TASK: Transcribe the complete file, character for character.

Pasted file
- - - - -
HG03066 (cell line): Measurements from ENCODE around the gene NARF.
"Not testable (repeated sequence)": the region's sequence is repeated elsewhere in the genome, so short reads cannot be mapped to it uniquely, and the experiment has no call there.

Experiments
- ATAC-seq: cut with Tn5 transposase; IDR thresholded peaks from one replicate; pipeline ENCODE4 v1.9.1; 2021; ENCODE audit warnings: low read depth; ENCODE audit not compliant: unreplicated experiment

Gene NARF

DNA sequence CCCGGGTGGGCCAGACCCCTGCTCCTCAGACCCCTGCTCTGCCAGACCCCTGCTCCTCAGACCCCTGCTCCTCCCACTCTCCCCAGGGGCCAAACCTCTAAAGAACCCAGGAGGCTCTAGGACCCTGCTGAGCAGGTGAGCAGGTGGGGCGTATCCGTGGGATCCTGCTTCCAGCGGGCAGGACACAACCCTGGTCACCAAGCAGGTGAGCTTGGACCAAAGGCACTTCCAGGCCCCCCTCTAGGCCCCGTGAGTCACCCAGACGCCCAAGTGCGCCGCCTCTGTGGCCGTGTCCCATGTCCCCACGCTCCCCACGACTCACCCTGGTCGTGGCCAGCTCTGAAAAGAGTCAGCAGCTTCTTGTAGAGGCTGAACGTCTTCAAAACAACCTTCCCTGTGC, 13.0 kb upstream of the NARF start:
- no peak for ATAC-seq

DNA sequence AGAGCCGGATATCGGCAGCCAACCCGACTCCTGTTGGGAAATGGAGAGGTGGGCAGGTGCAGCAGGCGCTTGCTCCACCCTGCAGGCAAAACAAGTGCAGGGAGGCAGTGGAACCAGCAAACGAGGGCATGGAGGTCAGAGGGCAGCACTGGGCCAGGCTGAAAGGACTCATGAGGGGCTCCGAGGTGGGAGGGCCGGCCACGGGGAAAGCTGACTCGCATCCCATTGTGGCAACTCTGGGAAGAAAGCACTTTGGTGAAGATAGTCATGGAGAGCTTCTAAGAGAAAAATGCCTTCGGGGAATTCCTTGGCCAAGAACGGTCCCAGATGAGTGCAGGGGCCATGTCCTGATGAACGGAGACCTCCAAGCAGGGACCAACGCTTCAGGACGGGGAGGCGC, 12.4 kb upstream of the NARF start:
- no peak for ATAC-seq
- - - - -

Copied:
HG03066 (cell line): Measurements from ENCODE around the gene NARF.
"Not testable (repeated sequence)": the region's sequence is repeated elsewhere in the genome, so short reads cannot be mapped to it uniquely, and the experiment has no call there.

Experiments
- ATAC-seq: cut with Tn5 transposase; IDR thresholded peaks from one replicate; pipeline ENCODE4 v1.9.1; 2021; ENCODE audit warnings: low read depth; ENCODE audit not compliant: unreplicated experiment

Gene NARF

DNA sequence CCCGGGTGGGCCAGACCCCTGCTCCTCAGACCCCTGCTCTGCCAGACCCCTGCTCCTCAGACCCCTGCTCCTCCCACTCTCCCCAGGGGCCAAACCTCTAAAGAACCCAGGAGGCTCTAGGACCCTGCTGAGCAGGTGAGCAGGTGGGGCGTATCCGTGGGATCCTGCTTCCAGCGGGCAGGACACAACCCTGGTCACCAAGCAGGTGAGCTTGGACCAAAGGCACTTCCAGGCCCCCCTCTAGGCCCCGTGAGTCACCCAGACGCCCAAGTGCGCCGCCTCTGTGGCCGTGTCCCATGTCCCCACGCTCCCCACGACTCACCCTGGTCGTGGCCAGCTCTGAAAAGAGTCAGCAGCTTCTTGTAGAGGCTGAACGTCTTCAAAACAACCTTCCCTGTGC, 13.0 kb upstream of the NARF start:
- no peak for ATAC-seq

DNA sequence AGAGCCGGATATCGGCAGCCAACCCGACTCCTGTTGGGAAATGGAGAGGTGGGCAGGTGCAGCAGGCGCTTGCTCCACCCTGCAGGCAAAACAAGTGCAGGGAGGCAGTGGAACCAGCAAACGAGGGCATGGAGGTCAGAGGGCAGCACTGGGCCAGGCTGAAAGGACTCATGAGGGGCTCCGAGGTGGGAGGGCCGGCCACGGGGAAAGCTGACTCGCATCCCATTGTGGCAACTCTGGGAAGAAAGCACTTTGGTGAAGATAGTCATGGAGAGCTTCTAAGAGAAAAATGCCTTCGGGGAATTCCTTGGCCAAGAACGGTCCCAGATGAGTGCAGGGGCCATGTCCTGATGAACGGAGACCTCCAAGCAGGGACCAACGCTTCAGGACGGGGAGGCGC, 12.4 kb upstream of the NARF start:
- no peak for ATAC-seq